Curiosity Fueled the Art: Part I 🔗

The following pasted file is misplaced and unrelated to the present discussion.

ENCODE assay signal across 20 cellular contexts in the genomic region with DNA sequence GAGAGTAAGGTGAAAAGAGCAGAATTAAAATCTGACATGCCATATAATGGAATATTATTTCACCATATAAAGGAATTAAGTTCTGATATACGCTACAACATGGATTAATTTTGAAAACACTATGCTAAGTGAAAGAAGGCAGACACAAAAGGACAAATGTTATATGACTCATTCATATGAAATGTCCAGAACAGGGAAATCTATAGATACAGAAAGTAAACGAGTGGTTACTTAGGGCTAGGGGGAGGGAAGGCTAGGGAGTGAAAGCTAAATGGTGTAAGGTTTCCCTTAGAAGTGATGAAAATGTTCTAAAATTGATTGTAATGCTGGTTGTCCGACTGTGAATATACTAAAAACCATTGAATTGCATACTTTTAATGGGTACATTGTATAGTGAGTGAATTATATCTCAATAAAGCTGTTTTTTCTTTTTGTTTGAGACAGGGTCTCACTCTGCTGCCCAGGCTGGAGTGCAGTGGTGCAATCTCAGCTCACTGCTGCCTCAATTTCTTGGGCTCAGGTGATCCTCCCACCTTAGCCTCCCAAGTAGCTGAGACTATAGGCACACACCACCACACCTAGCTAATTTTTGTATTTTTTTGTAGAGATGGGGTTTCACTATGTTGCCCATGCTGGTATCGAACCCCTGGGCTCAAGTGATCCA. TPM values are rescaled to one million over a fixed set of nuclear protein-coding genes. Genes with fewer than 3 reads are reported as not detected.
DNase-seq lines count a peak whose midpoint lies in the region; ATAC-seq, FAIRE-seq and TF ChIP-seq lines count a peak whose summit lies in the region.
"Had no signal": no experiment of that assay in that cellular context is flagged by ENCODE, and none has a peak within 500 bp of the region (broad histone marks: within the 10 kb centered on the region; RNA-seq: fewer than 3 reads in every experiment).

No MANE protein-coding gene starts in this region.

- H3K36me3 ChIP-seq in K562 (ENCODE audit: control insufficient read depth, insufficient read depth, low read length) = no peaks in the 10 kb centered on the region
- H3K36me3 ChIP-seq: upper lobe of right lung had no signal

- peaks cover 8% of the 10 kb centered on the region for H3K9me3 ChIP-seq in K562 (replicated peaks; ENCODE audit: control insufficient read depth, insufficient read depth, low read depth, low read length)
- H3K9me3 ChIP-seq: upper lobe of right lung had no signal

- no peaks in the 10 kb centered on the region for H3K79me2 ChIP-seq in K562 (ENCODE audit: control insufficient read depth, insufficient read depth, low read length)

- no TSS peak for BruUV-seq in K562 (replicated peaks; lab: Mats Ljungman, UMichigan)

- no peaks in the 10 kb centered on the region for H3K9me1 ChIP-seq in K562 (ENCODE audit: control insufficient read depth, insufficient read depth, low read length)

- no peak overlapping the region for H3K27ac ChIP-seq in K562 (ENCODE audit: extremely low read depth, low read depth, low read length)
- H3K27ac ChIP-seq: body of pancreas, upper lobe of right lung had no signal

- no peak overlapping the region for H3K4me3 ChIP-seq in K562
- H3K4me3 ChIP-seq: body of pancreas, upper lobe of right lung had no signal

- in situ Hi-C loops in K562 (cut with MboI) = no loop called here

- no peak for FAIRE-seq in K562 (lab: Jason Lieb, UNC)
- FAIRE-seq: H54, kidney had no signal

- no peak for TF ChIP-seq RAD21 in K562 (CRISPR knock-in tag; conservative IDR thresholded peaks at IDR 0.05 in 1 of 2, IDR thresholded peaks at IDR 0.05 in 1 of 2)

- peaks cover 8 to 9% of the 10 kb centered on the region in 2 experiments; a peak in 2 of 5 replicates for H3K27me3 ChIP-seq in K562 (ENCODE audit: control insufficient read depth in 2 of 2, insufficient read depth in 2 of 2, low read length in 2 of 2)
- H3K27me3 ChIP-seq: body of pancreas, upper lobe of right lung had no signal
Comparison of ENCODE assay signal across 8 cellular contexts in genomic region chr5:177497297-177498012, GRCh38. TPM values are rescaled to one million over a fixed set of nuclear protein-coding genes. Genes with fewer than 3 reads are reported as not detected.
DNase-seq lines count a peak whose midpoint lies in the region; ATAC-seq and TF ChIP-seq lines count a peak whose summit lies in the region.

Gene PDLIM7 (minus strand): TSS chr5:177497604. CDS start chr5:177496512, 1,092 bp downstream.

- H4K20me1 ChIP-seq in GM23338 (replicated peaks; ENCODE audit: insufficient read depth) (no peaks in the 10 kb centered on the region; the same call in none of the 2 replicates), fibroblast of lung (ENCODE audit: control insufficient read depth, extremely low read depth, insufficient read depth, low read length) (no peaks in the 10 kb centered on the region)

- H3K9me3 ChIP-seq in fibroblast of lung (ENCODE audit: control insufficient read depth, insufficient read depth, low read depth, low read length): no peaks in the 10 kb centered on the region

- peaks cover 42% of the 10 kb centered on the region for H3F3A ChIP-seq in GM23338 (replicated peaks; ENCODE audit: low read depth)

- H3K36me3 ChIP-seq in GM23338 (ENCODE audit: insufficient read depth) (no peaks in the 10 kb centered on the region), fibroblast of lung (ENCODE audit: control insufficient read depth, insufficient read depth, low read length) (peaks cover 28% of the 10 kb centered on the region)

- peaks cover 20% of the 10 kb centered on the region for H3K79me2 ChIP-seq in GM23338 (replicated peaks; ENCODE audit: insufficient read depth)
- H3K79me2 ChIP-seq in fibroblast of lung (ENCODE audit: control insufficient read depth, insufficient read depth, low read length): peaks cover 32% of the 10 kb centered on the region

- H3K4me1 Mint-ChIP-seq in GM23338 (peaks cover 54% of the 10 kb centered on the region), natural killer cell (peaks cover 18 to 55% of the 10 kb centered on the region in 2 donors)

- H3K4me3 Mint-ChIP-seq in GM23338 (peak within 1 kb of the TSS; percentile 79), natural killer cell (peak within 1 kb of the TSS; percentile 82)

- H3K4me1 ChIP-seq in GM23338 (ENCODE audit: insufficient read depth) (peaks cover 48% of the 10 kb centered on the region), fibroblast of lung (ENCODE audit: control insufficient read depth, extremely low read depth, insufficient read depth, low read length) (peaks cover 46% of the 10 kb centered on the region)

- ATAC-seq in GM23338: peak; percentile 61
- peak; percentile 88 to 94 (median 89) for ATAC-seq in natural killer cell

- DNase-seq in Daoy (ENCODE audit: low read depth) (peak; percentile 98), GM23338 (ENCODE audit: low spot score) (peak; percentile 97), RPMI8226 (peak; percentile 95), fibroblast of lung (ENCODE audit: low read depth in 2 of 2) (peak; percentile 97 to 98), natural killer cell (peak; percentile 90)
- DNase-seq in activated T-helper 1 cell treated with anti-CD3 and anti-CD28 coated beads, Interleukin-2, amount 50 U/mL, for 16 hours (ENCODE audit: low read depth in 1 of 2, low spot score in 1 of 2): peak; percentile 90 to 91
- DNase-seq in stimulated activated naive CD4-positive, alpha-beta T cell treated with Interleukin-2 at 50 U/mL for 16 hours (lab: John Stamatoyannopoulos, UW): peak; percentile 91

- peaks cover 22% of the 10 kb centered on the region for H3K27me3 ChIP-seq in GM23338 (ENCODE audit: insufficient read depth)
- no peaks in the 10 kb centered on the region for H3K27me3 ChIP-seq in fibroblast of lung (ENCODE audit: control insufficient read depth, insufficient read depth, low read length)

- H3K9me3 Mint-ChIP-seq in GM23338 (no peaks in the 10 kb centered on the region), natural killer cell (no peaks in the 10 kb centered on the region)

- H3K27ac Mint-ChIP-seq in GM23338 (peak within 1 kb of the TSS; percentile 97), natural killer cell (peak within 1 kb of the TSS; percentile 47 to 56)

It’s no secret to my friends, colleagues and mentors that I like to think, ask questions and learn about weird or obscure things—occasionally to a fault. When I arrived in Miami Beach in the fall of 2016, my mind was overflowing with anxious questions: What kind of musician do I want to be? What purpose will my music and the music I make with others serve in the greater picture—society, communities, even history? Do I even want to play in an orchestra for the rest of my career? I had just played two seasons with the San Francisco Symphony as Acting Associate Principal Trumpet, the first of which coincided with the final year of my undergraduate studies at the San Francisco Conservatory of Music. I was mentally and emotionally overwhelmed. But now, I had this opportunity at the New World Symphony, a place people described to me as a sandbox, a laboratory, an incubator for curious and ambitious musicians to pursue their ideas and make beautiful and exciting new things. My propensity for asking too many questions, a quality of which I occasionally felt ashamed (“Don’t worry about all that, just play the music!”), all of a sudden seemed like it could be a powerful tool in this new environment, one that I could share with my new colleagues and eventually use to connect more deeply with audiences. …

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